Customer Service on Social Media. What happens when your laundry soap starts to drip from around the pour spout, and now you have a mess to clean up? Or when that card you ordered 2 weeks ago still hasn’t shown up? With about 72% of Americans who use social media and 75% of the world that is older than 13 years old using social media; most are going to go to their phones and share their experience with the world. Most are going to go to the product or services page and contact them directly on the social media they feel most comfortable with, and watch out for the hashtags! You might see something like this:
Some other companies may give you a link to their customer service, and some may even try to speak with you right on social media. One business I feel handles customers’ complaints very well is P&G. It may be the fact that I used to work for P&G customer services and know more than I ever should, or that we weren’t called customer service, we were called brand ambassadors and that really stuck. Some of the major challenges I went through with this company really gave me respect for them. There was the Pampers “Dry Max” burns in 2007, Charmin shortening the length of the rolls in 2008, and not to mention anytime “extreme couponers” do a rerun there is an increase in calls. However, P&G was always prepared and always handled each case individually and gave the “brand ambassador the right tools and how to escalate appropriately.
Then there is bad customer service, and that always has individual views as well. Can you think of your worst customer service experience, I’ll be honest I can’t. Most of mine is just understanding the person tbh. But there is one that I can always rely on seeing comments about… airlines. I mean there is nothing worst than traveling and then having poor customer service while traveling. Maybe it’s short-shaffed, maybe putting other clientele over others, law enforcement mindset, or maybe it’s because you NEED them that continues bad reviews of customer service keep happening. Kaveh Waddell (2017) says, “United’s contract of carriage, which lays out how the airline will treat its passengers, outlines how passengers might be “denied boarding involuntarily”: The priority of all other confirmed passengers may be determined based on a passenger’s fare class, itinerary, the status of frequent-flyer program membership, and the time in which the passenger presents him/herself for check-in without an advanced seat assignment.” Which is kinda scary. I feel that airlines could really learn to be more customer friendly and reflect on the want of the consumer. To complete this one thing they should implement is everyone is equal. Also, the good ‘ol treat others how you want to be treated. Lastly, maybe look at some of the retraining law enforcement is trying to make mandatory and implement it in their security services.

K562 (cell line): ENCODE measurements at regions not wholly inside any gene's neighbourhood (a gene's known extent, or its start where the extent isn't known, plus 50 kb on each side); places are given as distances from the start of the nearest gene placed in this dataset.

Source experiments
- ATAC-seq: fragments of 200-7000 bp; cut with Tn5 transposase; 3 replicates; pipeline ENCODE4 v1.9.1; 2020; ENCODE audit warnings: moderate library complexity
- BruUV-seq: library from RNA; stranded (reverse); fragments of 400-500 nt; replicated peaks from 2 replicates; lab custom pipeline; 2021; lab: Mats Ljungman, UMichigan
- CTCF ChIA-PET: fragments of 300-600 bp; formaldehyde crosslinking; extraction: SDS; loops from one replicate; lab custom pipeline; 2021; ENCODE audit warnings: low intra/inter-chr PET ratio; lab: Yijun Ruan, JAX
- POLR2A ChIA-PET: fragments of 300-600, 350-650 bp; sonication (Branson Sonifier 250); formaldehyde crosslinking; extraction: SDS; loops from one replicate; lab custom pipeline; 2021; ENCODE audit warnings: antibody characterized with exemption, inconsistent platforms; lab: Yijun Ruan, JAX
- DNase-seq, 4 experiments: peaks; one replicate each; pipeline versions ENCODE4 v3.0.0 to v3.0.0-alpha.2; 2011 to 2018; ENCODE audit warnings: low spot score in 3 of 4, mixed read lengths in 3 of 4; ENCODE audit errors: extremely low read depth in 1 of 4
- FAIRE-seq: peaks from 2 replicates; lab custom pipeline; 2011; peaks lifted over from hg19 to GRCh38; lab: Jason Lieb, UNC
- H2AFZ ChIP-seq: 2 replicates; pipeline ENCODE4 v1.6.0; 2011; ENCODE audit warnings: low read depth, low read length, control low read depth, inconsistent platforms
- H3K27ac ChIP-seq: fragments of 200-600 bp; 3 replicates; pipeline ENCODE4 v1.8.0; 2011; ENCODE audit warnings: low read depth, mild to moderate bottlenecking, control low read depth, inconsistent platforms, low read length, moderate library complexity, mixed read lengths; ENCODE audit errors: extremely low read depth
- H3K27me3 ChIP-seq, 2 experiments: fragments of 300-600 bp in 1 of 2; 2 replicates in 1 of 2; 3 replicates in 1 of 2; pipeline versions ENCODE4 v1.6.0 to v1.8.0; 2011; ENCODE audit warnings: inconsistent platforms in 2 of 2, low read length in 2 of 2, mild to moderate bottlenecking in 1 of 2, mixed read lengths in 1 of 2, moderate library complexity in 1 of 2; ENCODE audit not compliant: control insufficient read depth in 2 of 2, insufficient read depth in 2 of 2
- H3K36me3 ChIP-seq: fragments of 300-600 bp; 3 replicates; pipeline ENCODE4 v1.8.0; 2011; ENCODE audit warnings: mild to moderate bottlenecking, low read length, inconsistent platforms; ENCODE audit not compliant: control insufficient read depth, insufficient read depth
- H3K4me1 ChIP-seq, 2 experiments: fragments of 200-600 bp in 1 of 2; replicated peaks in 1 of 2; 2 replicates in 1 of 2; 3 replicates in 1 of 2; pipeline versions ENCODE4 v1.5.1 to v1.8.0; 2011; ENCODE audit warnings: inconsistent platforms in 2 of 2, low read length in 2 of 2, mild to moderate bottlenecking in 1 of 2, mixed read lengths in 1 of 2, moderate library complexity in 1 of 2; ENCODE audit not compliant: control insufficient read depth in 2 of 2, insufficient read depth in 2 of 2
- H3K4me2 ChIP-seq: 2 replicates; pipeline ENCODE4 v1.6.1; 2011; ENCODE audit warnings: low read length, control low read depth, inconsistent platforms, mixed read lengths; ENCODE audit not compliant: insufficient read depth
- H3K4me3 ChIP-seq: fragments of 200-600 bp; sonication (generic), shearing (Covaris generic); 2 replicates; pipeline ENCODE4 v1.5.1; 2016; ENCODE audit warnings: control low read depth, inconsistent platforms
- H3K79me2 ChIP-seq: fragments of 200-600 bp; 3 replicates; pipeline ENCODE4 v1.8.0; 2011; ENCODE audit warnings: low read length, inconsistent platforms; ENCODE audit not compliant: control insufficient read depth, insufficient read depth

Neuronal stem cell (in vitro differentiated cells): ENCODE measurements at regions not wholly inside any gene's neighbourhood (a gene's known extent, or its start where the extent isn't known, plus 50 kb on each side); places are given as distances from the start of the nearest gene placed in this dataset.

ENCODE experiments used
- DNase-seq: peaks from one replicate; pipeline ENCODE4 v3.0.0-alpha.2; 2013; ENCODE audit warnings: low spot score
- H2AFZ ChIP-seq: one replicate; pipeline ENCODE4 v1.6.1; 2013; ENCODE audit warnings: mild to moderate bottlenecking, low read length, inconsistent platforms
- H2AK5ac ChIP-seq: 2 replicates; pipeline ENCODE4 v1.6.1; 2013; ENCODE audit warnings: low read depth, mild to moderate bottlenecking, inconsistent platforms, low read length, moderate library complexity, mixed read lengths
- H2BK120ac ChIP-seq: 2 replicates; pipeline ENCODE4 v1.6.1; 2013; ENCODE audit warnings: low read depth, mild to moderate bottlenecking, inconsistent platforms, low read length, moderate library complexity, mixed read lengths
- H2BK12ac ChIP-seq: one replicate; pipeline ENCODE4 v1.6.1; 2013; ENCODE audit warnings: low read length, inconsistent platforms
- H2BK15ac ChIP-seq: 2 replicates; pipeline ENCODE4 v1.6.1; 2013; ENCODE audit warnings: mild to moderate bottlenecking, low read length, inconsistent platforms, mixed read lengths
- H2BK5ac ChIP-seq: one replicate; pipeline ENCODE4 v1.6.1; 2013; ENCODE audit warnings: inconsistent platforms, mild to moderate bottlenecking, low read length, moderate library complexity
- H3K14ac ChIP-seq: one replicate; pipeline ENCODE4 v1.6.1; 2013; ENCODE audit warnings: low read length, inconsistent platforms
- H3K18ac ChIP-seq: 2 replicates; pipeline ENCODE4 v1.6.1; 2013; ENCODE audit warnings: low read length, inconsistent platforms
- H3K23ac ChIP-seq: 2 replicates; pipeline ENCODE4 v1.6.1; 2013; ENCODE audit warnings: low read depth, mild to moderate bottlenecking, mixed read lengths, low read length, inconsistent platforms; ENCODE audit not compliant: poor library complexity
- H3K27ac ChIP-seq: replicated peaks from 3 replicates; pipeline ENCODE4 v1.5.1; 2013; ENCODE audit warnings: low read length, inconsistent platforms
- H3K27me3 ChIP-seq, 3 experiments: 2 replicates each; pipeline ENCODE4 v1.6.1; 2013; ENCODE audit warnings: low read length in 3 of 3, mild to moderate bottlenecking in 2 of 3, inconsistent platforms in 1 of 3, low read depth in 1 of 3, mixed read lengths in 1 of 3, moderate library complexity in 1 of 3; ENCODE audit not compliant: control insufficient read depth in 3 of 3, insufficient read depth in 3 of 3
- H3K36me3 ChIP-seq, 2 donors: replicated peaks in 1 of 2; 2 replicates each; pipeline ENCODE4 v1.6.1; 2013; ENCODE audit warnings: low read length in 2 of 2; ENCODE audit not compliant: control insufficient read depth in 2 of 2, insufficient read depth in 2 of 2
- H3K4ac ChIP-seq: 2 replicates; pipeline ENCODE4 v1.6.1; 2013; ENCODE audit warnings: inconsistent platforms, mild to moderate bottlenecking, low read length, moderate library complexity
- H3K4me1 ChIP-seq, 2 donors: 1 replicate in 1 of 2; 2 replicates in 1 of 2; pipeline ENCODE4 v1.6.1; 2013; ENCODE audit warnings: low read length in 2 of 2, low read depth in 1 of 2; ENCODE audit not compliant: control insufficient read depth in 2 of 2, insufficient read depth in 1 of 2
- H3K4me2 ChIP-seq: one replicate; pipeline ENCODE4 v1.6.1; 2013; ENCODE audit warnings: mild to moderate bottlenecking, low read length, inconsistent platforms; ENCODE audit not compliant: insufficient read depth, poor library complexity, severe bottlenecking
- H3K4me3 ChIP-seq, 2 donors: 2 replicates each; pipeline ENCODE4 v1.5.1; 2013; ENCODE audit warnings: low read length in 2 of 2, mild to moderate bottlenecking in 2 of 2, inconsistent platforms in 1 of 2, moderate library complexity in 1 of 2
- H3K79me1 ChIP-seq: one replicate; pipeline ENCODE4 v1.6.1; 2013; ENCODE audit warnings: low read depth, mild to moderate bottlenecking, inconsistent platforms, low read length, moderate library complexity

Claire Beveridge March 1, 2022 (hootsuite.com) “150+ Social Media Statistics that Matter to Marketers in 2022”